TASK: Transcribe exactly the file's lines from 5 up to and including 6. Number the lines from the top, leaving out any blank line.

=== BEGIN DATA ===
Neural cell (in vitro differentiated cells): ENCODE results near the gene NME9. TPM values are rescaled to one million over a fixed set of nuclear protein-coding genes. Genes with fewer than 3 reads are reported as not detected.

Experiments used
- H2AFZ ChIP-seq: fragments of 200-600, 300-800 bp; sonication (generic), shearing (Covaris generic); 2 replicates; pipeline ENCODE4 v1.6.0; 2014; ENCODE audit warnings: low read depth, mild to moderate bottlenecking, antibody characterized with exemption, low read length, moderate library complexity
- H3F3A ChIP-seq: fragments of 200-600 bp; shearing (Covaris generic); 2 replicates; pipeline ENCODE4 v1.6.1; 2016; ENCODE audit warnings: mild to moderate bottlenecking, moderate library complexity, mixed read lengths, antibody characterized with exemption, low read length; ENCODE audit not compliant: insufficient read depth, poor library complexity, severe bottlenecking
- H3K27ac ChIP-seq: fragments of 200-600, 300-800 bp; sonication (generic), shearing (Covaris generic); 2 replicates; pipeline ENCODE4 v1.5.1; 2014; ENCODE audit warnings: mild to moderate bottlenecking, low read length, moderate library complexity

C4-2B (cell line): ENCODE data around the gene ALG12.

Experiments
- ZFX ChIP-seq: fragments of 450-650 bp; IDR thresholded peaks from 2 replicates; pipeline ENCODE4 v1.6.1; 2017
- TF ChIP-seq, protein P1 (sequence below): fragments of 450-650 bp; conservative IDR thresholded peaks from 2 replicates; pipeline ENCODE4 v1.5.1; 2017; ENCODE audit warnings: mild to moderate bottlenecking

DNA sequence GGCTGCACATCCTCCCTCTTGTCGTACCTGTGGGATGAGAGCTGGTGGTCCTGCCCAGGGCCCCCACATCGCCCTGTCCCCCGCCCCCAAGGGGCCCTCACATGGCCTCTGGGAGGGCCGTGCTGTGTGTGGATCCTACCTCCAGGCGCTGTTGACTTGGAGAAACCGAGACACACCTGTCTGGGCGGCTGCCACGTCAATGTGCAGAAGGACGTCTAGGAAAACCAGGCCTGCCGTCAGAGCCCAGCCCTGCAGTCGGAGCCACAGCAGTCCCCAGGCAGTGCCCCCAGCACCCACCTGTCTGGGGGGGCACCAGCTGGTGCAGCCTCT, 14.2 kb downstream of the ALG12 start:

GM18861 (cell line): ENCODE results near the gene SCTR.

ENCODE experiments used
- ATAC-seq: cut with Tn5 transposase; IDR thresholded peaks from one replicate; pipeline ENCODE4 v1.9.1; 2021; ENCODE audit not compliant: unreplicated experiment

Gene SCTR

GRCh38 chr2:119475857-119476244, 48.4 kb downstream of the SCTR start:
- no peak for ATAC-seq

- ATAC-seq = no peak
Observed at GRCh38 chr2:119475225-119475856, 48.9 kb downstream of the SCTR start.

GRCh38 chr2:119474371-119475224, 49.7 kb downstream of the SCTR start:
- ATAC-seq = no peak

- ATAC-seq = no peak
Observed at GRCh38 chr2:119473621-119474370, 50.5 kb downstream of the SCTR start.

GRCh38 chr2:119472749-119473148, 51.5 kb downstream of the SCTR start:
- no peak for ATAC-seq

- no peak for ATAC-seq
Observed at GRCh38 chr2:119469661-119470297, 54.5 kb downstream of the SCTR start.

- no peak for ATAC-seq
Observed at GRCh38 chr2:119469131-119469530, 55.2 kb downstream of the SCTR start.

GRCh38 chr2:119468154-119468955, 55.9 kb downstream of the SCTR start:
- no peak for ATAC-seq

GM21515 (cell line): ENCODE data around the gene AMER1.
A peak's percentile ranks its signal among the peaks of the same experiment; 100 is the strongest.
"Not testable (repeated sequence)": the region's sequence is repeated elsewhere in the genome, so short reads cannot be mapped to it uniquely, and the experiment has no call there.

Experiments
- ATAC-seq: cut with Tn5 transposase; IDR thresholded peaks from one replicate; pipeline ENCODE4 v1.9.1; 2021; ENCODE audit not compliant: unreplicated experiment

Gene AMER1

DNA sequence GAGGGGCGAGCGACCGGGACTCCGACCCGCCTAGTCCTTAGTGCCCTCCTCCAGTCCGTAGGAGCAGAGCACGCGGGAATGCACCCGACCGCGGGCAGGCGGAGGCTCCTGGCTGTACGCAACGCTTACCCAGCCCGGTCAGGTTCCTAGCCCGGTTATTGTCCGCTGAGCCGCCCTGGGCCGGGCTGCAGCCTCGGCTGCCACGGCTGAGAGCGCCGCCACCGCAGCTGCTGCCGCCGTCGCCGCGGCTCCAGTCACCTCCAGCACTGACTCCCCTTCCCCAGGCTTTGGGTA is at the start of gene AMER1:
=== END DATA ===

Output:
- H3K27ac ChIP-seq: fragments of 200-600, 300-800 bp; sonication (generic), shearing (Covaris generic); 2 replicates; pipeline ENCODE4 v1.5.1; 2014; ENCODE audit warnings: mild to moderate bottlenecking, low read length, moderate library complexity

C4-2B (cell line): ENCODE data around the gene ALG12.